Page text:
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Home>Levelset Community>Legal Help>In California, if we mis-identify our "customer" as a General Contractor when in fact they are a property owner building without a licensed GC on a preliminary lien notice, does that negatively impact our lien rights?

In California, if we mis-identify our "customer" as a General Contractor when in fact they are a property owner building without a licensed GC on a preliminary lien notice, does that negatively impact our lien rights?

CaliforniaPreliminary Notice

We are a specialty subcontractor and most of the time we are subbed to a GC. However, sometimes in California a home owner is building/remodeling their own home without a licensed GC involved, in which case we work directly for the home owner. In these cases, if we incorrectly identify the property owner as a GC on the 20-day California preliminary lien notice form, could that negatively impact our lien rights should it become necessary to enforce them at a later date?

1 reply

Oct 15, 2018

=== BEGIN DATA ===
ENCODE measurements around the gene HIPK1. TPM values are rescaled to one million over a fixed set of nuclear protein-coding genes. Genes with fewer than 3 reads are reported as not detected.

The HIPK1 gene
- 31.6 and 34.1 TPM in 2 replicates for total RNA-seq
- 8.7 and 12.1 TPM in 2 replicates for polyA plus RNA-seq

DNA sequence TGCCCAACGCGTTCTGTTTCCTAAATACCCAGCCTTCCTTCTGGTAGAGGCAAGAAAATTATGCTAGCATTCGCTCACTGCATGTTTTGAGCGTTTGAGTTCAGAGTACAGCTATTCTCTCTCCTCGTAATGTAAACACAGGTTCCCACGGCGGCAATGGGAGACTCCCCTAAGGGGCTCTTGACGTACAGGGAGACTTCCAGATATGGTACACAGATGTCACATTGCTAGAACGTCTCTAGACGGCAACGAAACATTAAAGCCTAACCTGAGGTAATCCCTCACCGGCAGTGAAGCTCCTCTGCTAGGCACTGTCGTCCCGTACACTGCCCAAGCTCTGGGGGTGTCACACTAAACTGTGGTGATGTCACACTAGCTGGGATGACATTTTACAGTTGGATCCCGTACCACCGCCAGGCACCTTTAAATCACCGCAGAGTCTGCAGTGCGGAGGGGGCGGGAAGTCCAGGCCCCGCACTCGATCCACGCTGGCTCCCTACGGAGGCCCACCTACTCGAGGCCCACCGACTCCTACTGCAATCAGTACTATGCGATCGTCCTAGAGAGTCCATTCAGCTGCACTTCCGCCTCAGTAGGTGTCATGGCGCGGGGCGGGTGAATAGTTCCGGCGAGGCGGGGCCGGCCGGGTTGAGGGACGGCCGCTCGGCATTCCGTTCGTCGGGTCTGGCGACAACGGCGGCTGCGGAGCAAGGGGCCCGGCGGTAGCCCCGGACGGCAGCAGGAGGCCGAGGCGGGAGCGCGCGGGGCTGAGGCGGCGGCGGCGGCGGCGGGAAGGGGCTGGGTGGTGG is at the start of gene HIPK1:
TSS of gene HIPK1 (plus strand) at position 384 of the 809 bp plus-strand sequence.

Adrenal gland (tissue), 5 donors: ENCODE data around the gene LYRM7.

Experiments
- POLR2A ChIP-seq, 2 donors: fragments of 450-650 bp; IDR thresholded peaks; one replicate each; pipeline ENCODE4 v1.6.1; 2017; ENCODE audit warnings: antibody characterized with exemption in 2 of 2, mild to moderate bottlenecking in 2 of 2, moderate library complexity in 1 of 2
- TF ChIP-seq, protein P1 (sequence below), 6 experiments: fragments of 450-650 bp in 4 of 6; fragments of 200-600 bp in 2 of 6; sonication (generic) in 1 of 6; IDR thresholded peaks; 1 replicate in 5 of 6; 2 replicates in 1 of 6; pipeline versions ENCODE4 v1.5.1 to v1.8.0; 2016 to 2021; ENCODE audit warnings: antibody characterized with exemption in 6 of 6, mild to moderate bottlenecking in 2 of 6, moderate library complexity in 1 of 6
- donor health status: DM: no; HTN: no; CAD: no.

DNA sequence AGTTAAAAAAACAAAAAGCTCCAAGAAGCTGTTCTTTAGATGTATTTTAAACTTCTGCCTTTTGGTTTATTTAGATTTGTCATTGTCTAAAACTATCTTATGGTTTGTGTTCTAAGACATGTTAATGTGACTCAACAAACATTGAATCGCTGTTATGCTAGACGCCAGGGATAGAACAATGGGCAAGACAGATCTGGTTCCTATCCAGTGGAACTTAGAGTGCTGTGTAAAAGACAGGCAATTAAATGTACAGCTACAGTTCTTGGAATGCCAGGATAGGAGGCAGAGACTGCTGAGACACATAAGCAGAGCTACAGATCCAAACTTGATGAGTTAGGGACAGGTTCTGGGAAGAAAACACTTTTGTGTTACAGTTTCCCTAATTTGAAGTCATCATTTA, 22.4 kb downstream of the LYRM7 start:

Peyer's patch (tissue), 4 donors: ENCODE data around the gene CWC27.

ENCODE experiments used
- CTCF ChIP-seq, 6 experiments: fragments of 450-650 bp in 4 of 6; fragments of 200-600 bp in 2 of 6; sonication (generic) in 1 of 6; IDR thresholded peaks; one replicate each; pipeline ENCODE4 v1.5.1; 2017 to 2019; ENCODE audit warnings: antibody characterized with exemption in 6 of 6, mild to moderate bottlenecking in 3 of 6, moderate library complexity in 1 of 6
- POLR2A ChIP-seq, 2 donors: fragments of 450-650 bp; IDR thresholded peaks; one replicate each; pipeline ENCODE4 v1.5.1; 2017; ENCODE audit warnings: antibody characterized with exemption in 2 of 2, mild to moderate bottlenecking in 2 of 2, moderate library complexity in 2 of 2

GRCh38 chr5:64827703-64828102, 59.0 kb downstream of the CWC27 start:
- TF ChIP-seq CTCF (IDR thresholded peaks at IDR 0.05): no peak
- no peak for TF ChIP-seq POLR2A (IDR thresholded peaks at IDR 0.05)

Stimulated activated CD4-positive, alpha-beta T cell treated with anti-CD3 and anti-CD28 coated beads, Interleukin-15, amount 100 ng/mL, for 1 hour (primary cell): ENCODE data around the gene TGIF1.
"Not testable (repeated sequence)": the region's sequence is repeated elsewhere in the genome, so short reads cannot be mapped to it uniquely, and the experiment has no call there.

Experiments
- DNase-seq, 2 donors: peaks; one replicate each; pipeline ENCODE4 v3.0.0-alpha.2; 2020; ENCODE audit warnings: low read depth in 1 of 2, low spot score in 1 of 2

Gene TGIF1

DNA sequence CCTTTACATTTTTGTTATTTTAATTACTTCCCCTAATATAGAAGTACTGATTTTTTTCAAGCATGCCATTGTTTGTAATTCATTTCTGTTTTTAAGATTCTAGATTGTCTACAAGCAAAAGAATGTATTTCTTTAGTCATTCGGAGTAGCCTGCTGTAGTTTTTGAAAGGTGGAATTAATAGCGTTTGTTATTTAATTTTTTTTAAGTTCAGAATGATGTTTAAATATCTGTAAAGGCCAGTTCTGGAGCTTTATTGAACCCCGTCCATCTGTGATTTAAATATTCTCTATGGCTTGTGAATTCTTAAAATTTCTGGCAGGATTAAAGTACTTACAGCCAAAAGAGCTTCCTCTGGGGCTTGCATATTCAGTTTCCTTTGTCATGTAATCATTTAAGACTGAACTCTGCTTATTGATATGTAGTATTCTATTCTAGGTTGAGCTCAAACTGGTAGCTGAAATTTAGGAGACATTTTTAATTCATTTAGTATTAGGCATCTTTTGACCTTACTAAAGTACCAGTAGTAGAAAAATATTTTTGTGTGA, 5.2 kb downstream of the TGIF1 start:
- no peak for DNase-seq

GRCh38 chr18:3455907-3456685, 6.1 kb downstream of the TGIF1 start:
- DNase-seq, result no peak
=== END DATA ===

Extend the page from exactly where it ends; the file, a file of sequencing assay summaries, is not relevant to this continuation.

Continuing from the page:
That's a fair question, and it's one we've gotten a few times recently at the Construction Legal Center. Ultimately, extra notice being sent to a property owner is unlikely to negatively affect lien rights. For one, when contracting with an owner, a contractor need only send notice to the lender (if one is present). Sending additional notice when not required will not negatively impact lien rights - on the contrary, sending additional notice will likely be beneficial! zlien explains the idea in detail in this article: Why You Should Send Preliminary Notice Even If It’s Not Required. Essentially, sending such a notice can still have positive effects beyond the preservation of lien rights. Notices speed up the payment process by increasing project visibility and opening lines of communication - both of which help build relationships and trust along the payment chain. As for whether misidentifying the property owner could negatively impact notice sent to a lender, that seems unlikely as well. Under § 8102(a) of the California Civil Code, the following information must appear on a prelim to the extend known to the person giving notice (among other information): (1) The name and address of the owner or reputed owner. (2) The name and address of the direct contractor. (3) The name and address of the construction lender, if any. Further, under § 8102(b), "Notice is not invalid by reason of any variance from the requirements of this section if the notice is sufficient to substantially inform the person given notice of the information required by this section and other information required in the notice." Thus, even a flawed notice may still be effective to preserve lien rights.
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